End of Bay store downtown will end some minor magicJul 19th, 2008 | By Citizen X | Category: Heritage Now
I once took a girl to the Georgian Room on the ninth floor of the old Eaton’s department store in Toronto. It must have been around 1970.
I was in my 20s by that point. I had been going to the Georgian Room since before I could remember, with my mother and brother and aunts and cousins – for cream of chicken soup, peanut butter sandwiches, and ice cream with a cookie in the middle, served with solid silverware in the old high style of the global empire, on which the sun never dared to set. (Or so it pretended in democratic North America, right next door to the USA.)
But this was the first time I had ever taken anyone to the Georgian Room myself, as an adult. And at some point we were standing in the lobby, by a window that framed the streetscape below from nine floors up. It was nighttime and the city lights were glittering. I looked out the window and suddenly felt that I had grown up at last.
Now all this comes rushing back to me in the summer of 2008, as I read that: “The Hudson’s Bay Co. has been bought by the owner of upscale American department store chain Lord & Taylor, which plans to expand its brand into Canada and give a fresh approach to both the Bay and Zellers.” Suddenly again the last vestiges of something I still somehow like seem about to vanish forever. And I think of the crazy 19th century poem by Alfred, Lord Tennyson: “Tears, idle tears, I know not what they mean / Tears from the depth of some divine despair …”
The way we were … in the most ancient days
Everyone hates Toronto, as the Canadian proverb has it – and that often seems to include quite a few who actually live there at any particular point in time. To follow the exact logic of how the Georgian Room at Eaton’s in 1970 finally leads to the Hudson’s Bay Company store across the street 38 years later may seem tedious to many readers.
So I will try to cover just the essential parts of the journey as quickly as possible – while encouraging non-Torontonians to substitute stores and streets in their own cities, that may have somewhat similar nostalgic tales to tell. (“There are a million stories in the naked city,” as many many millions of us learned on North American TV, long ago … )
Back in 1970 it was already the end of an era, if only I had seriously known it then. But I did know that not all girls of my generation would have been impressed by dinner at the Georgian Room, to say the least. It took someone a little quirky and imaginative to appreciate that scene in 1970 – like the girl I took on this occasion.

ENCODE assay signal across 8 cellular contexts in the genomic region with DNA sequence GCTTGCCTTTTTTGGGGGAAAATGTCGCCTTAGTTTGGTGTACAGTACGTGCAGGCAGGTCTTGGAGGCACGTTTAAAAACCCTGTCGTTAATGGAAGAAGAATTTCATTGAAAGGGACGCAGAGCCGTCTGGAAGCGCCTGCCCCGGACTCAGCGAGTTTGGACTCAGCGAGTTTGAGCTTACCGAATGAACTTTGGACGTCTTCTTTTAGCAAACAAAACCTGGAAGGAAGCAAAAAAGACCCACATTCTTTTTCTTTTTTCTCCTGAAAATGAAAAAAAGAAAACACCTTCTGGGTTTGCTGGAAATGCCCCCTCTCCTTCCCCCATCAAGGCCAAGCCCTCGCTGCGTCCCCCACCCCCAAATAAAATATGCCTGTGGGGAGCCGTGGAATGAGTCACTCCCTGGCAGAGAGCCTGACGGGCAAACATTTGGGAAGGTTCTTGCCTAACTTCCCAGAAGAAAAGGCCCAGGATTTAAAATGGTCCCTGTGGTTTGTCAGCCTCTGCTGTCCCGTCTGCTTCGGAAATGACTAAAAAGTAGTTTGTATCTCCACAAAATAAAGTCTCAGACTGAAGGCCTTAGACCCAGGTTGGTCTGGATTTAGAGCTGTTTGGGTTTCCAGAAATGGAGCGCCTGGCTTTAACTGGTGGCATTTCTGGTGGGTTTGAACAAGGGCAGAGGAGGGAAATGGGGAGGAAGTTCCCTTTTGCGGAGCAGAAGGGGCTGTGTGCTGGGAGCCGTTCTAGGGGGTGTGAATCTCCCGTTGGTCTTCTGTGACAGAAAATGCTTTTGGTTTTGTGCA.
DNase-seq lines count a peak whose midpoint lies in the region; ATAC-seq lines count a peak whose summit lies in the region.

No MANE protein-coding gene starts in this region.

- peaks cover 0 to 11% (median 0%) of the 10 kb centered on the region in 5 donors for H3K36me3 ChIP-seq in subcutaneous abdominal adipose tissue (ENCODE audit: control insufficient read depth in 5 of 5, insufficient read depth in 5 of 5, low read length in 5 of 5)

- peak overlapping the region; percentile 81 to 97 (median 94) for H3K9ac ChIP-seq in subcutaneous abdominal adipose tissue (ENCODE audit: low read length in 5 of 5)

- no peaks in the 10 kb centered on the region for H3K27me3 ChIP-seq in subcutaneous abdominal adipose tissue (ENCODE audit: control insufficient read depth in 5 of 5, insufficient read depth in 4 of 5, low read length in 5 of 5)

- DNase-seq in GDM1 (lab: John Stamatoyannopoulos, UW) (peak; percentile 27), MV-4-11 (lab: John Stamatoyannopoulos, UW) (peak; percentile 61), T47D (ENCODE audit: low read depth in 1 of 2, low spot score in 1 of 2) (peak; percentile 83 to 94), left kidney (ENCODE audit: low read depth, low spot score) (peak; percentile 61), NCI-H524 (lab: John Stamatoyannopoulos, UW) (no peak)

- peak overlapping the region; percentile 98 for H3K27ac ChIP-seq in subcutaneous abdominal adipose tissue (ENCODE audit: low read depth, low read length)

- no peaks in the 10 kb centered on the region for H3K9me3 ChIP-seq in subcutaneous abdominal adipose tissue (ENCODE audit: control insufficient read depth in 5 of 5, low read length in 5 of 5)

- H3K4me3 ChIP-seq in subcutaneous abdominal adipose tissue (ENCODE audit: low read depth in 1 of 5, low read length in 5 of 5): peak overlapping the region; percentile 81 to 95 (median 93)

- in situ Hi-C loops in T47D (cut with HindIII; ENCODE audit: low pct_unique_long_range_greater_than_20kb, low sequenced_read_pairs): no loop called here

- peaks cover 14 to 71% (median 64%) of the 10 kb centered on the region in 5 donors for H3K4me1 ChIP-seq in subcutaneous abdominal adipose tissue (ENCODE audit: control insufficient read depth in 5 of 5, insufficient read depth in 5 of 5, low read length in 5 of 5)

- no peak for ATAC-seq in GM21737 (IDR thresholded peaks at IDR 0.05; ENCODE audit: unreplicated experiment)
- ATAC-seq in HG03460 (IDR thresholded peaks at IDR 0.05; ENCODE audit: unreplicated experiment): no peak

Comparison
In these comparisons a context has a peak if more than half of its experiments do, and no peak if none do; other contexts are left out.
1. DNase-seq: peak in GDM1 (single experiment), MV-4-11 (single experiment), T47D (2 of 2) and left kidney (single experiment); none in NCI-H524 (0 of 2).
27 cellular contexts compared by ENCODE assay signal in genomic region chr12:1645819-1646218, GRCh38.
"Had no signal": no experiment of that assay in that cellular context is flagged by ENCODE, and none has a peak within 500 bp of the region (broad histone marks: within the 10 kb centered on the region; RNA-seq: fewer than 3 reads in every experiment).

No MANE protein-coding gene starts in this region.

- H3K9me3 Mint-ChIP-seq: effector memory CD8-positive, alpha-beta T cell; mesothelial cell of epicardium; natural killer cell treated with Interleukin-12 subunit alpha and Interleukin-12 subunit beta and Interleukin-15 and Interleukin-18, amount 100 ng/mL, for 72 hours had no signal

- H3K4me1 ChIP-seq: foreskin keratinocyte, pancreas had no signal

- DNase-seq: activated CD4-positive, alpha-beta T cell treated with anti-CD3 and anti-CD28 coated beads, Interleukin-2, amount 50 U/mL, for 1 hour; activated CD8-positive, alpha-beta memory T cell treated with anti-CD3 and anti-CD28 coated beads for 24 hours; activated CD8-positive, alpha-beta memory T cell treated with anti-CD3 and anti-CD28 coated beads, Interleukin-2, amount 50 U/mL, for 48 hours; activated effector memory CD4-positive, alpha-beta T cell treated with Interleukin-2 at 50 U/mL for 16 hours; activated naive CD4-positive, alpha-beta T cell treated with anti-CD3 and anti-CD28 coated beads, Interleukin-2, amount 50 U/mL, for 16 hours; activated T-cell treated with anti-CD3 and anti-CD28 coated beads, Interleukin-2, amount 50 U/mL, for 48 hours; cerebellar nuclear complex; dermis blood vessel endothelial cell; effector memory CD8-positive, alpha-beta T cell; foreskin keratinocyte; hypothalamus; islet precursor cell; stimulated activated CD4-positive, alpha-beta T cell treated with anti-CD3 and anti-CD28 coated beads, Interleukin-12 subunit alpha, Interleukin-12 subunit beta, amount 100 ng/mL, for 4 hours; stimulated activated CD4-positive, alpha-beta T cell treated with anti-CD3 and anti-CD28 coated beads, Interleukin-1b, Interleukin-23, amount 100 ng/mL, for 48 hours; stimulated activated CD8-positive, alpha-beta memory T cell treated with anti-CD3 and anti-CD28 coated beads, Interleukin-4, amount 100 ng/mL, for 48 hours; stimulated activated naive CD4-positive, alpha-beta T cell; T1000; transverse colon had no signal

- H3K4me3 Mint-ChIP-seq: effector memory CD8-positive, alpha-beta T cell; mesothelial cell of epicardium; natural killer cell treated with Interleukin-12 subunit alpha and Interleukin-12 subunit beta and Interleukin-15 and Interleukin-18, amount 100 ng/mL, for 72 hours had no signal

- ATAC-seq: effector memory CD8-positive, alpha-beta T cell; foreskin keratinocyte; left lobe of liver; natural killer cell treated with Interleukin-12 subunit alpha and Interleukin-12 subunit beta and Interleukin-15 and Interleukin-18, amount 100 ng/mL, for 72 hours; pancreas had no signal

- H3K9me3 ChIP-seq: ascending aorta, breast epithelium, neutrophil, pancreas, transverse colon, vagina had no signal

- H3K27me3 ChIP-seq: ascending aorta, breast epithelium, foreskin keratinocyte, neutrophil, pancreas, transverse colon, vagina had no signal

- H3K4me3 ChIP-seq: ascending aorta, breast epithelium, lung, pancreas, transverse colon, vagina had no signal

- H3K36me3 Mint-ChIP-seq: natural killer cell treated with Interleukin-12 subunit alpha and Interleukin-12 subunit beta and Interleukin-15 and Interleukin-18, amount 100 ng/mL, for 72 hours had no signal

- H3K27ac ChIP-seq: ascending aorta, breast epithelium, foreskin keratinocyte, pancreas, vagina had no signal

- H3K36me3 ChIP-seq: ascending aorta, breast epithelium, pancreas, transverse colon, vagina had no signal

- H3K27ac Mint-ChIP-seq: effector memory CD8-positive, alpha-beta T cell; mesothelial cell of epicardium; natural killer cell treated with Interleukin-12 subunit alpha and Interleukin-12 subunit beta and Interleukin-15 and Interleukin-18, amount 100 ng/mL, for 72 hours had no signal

In any case, at that point Eaton’s was still on the north side of Queen Street, on the west side of Yonge, right downtown. And its department store rival of that day, Simpson’s, was on the south side of Queen, on the west side of Yonge. Some said Simpson’s was more of a carriage trade store, and Eaton’s was more for the unwashed masses (and East European Jews etc, etc) , But if you came from a family of Old Eatonians, as I did, you couldn’t believe any of that. (And besides it was often said that my grandfather from London, England looked like an East European Jew.)
The rise of the Eaton Centre … and the arrival of the Bay on the south side of Queen at Yonge …
From a little research I have just done on the remarkable world wide web, it seems that 1971 was the point at which this ancient Toronto universe began to turn into something more like the corner of Queen and Yonge streets today. (And 1971 also marks the death of the fabled old Toronto newspaper known as The Telegram – which probably fits the picture too.)
The now of course defunct Eaton’s empire was perhaps the closest Toronto ever came to realizing the cross-Canada commercial imperialism it has so often been charged with in other parts of the country. In 1971, in any event, the empire began to act on long-simmering plans to turn its old Queen and Yonge properties into a new downtown shopping mall, with its own main Toronto department store to the north at Dundas rather than Queen Street. The north end of the complex opened in 1977, and the south end in 1979. The old downtown Toronto world of “Eaton’s large Main Store, the Eaton’s Annex and a number of related mail order and factory buildings” was changed forever.